What is problematic about representations of disability in film? A lot. More than we have time or space to discuss here. People with disabilities are hugely underrepresented both in front of the camera, as actors, and behind the camera, as filmmakers. Too often actors without disabilities play characters with disabilities, and characters with disabilities fill flat, stereotypical roles. These are just a few of the problems, and local nonprofit Disability Art and Culture Project (DACP) is challenging all of these and more with Portland ReelAbilities Film Festival.
[Image description: A man sits in front of a blank canvas, smiling. Behind him a woman, also smiling, prepares a table full of paints.]
May 27-29 at Alberta Rose Theatre, DACP will present a wide range of films all made by, starring and/or about people with disabilities. They include everything from Imber's Left Hand, a feature-length documentary about an artist with ALS whose painting process and style change dramatically as his body degenerates, to a three-minute comedy about a woman whose prosthetic hand falls off during a dance audition. View the full schedule here.
We're most looking forward to two showings during the festival. The first is Saturday Social Justice Night. DACP will show three films, all dealing with disability and social justice issues, followed by comments and discussion. This is exciting because disability is rarely considered in the context of social justice; more often it is considered as a health or medical issue. The second showing we are looking forward to is on Sunday night when DACP will screen films submitted by local filmmakers. Many of the local filmmakers will be at the theater, and we can't wait to meet them and hear what they have to say!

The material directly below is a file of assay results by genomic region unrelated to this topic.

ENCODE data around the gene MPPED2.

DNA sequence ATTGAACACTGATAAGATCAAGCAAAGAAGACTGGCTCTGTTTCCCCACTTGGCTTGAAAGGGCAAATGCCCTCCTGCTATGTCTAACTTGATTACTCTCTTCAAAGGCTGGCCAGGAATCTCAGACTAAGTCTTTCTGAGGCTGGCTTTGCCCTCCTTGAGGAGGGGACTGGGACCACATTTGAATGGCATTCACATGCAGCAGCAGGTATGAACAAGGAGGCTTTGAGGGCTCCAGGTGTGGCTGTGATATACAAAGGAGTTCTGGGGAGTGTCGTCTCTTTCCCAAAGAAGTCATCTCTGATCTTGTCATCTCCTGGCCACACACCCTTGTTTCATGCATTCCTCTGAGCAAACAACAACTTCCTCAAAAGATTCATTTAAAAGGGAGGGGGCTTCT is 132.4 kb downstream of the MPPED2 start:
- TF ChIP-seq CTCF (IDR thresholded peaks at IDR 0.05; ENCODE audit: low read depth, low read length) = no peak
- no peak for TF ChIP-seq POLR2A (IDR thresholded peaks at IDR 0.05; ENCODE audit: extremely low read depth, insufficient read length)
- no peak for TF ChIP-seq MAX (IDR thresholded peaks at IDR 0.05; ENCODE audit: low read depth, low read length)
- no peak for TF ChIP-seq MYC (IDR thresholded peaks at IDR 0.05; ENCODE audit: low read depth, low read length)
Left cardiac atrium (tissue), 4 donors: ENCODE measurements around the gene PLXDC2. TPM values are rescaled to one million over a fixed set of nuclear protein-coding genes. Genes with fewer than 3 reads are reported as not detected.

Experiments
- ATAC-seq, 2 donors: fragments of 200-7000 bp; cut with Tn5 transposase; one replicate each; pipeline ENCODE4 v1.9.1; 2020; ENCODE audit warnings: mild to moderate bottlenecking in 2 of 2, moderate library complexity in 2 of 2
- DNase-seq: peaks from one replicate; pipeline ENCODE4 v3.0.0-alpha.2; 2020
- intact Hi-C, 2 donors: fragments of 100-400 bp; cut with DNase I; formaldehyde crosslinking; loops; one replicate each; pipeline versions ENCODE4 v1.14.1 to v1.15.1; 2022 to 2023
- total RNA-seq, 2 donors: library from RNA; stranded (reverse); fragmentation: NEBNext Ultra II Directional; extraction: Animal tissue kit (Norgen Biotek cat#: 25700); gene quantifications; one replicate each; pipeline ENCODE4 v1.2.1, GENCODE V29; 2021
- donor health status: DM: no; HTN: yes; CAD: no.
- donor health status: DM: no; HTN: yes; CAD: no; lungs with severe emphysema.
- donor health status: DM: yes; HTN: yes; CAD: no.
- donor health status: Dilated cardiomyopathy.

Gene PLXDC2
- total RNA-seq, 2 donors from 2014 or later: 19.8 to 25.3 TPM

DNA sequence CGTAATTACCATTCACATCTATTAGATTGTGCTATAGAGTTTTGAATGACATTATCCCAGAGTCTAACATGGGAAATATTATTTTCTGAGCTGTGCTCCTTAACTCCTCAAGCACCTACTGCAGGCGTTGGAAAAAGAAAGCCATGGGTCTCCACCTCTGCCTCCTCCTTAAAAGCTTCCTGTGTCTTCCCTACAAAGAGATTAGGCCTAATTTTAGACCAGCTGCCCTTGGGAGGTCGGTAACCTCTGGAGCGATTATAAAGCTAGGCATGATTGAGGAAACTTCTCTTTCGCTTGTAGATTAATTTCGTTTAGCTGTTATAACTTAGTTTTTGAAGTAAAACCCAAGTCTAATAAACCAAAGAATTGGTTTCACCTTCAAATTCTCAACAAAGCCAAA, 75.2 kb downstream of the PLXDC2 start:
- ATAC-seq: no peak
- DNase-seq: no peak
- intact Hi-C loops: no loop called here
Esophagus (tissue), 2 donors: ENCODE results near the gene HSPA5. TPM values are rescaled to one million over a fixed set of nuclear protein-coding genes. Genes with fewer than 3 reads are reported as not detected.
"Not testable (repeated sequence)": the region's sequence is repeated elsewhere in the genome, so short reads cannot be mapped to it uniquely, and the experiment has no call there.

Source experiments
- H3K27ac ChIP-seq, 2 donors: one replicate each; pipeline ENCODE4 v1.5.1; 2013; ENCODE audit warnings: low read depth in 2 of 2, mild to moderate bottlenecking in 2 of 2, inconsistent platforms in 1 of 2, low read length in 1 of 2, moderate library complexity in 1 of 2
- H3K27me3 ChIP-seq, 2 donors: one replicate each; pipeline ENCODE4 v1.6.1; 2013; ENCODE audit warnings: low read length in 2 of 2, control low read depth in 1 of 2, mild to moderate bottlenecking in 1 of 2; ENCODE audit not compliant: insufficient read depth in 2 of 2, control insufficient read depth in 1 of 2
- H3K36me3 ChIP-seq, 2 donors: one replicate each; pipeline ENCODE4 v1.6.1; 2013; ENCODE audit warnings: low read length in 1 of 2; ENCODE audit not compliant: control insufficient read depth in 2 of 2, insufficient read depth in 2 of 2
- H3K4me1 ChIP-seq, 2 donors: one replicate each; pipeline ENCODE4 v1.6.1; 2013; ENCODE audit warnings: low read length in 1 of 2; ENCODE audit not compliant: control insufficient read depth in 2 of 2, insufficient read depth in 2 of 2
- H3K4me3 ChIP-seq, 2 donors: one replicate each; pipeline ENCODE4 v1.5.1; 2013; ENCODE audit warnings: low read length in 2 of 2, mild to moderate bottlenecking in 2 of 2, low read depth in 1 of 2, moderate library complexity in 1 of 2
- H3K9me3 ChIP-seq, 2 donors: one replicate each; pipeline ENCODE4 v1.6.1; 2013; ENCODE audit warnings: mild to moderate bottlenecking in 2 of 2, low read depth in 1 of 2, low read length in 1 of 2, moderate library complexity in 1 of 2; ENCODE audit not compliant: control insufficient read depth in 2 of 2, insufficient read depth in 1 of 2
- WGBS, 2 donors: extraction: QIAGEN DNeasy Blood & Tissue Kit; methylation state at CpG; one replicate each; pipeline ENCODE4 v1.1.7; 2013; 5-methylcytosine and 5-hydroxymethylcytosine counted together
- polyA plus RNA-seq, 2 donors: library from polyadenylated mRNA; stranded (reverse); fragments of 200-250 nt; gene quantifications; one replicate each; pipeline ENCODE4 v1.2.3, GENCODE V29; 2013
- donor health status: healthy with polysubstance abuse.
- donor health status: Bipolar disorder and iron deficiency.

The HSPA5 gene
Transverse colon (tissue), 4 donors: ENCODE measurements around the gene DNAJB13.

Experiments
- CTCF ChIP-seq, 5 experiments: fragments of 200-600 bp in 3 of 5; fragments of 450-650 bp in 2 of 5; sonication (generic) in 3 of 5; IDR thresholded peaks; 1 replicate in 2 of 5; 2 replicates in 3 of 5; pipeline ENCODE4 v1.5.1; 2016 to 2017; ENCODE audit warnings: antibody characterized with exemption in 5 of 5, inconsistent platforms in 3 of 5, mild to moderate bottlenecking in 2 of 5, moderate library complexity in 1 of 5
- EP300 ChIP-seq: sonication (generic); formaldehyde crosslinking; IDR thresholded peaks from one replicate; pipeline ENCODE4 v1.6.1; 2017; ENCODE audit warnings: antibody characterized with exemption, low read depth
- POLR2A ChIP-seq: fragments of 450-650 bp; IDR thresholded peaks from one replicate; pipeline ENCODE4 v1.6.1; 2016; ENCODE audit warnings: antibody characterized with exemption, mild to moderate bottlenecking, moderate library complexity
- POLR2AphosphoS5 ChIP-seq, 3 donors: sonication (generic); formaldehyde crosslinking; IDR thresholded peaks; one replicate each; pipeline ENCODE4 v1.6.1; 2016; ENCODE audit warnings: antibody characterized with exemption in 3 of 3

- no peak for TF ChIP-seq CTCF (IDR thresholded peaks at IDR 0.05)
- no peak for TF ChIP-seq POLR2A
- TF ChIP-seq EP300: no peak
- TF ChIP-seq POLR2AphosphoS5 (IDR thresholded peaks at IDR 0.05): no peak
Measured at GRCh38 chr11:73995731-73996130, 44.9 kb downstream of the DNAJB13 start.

[Image description: Four adults seated in a row in front of a dark blue curtain. Electrical cables are visible on the floor beneath their chairs.]
Beyond showing audiences more nuanced representations of the disability community, DACP also wanted to equip more social justice-minded folks with the tools to make films, as well as amplify the voices of media makers from marginalized communities. What does this mean? Last week, one of DACP's board members, Cheryl Green, taught two free filmmaking classes. Participants storyboarded, filmed and edited one-minute movies on their personal devices (smartphones, tablets, laptops, etc.). These will be posted on the Portland ReelAbilities Facebook page. In addition, DACP filmed a panel about disability representation in film and tv with media makers from marginalized communities in front of a live audience, which will be available to watch online in June.
Disability Art and Culture Project was one of Northwest Health Foundation's Learning Together, Connecting Communities partners. We've also sponsored several of their events.